In the chapter called “The Billionaire”, you talk about Bill Gates and how he’s trying to fight climate change using fancy new technology through his investments. While he puts a lot of money into green solutions, some people worry he’s focussing too much on tech gadgets and ignoring the bigger picture. They say that the climate crisis is more than just tech fixes, it’s also about politics, money, and making sure everyone benefits from the solutions. And right now, most people think that we should all come together and figure out how to tackle this problem as a team. So, isn’t it a bit one-sided for someone as powerful and rich as Gates to have so much say in how things are done? It doesn’t sound very democratic, does it?
The point of that chapter is, what he supports—the core message that I feel is worthy of other people listening and recognising—is that technology development is very important for the energy transition. Because what technology development does is it gives you options for being able to solve the same problem in multiple ways. And that’s really important because not every country has the same resource, doesn’t have the same metal that is needed or solar or wind that is needed. Every country has its own unique mix of problems that it needs to deal with. If it has technology options available, that makes the problem easier to solve.
The second thing that that chapter does is to look at finance. Now, technology innovation is something that is difficult because the problem itself is hard and requires capital investment upfront, when you don’t know whether you will get that technology developed or not. So, you’re taking a risk. Typically, that risk is taken by governments because governments can take that kind of risk. They can produce scientific research and not have something tangible to show for it. But what he goes on to show is that through private capital, not just his money but other people’s money, you can actually fund these ideas.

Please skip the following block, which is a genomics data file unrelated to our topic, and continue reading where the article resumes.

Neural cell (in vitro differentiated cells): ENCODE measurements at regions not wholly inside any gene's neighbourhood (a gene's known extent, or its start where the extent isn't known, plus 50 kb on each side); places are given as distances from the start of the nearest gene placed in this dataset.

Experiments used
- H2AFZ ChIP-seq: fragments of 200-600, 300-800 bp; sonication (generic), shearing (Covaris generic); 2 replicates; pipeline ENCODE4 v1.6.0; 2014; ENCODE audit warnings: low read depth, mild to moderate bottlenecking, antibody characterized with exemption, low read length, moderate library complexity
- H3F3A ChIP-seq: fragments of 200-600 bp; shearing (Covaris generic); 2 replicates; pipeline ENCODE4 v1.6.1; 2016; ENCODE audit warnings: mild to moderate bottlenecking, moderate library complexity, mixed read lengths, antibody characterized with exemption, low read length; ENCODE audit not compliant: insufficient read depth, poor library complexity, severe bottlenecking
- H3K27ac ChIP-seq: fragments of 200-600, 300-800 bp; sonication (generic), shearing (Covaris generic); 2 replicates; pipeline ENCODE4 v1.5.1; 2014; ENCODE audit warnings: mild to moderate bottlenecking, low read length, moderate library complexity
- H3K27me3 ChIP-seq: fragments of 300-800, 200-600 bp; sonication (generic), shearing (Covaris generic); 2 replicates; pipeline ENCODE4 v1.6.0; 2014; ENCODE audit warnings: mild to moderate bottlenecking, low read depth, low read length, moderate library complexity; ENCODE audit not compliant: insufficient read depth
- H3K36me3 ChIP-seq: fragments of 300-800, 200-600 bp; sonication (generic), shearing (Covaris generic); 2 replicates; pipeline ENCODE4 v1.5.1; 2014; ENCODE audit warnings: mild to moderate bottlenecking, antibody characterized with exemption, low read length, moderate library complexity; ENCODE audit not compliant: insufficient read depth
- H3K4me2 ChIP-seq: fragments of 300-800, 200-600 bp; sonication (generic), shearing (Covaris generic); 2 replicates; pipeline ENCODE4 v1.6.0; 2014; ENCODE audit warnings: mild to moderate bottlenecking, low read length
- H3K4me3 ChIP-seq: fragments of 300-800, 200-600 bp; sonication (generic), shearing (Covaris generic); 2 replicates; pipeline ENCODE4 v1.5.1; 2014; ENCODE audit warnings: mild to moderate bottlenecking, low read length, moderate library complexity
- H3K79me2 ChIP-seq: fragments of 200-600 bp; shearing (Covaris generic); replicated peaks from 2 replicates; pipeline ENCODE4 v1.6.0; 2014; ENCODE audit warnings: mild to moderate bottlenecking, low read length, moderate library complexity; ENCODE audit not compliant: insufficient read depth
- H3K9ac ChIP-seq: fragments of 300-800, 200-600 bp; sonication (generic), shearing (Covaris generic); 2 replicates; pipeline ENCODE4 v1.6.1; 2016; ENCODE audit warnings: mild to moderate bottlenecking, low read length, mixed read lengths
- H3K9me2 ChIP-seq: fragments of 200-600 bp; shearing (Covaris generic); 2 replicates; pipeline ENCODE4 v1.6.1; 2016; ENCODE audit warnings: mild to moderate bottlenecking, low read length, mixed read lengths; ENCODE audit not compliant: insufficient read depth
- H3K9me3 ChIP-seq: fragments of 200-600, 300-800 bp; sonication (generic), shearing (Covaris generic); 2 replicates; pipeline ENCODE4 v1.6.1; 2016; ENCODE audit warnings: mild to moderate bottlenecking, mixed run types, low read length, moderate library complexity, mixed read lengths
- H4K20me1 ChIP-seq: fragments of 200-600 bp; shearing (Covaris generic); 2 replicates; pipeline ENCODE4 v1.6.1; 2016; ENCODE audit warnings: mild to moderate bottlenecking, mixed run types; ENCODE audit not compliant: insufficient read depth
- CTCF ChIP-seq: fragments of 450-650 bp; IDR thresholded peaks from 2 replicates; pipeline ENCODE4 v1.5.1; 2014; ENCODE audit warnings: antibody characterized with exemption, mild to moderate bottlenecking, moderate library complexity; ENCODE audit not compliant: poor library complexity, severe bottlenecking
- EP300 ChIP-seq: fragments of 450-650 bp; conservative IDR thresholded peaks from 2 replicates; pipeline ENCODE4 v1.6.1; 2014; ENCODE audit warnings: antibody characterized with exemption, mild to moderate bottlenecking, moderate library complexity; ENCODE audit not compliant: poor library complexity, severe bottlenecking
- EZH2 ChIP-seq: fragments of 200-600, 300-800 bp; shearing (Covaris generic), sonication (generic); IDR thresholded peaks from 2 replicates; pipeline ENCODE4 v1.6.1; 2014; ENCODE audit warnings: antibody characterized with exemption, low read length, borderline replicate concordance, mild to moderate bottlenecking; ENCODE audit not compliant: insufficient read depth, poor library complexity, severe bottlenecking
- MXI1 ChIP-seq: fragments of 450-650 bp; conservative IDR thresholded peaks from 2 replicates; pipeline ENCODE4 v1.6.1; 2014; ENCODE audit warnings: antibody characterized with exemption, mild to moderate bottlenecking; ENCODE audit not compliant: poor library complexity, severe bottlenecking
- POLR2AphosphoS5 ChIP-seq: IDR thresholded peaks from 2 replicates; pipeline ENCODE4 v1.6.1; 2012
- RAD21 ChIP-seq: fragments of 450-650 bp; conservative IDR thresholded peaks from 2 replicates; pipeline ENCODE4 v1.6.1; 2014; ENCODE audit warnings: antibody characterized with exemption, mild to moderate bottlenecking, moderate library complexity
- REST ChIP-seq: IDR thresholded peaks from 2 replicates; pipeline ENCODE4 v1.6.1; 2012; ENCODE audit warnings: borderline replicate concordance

Now, as for the non-democratic part of it, I think that is a weird one because it’s not like he is a political leader. What he is trying to do is shape, take his money, and try and invest in the areas that he thinks is important. Now, it’s his money and he can do whatever he wants with it.
For the democracy part, it’s really important for governments to ensure that if there are technologies that are developed, say, through the work that Bill Gates has done—whether those technologies are something they would like to take on and deploy or whether they are right for them to be able to use. So, the democracy is still whether very much within the power of the country and the government where the technology is deployed and thus in the power of people, at least in democratic countries where you can vote for the right politicians to take on the technology that is of benefit to them.
“There is a lack of connecting the dots in the Indian understanding of what is being caused by climate change and what could be solved if we take climate solutions on. Until that happens, then people won’t vote for it.”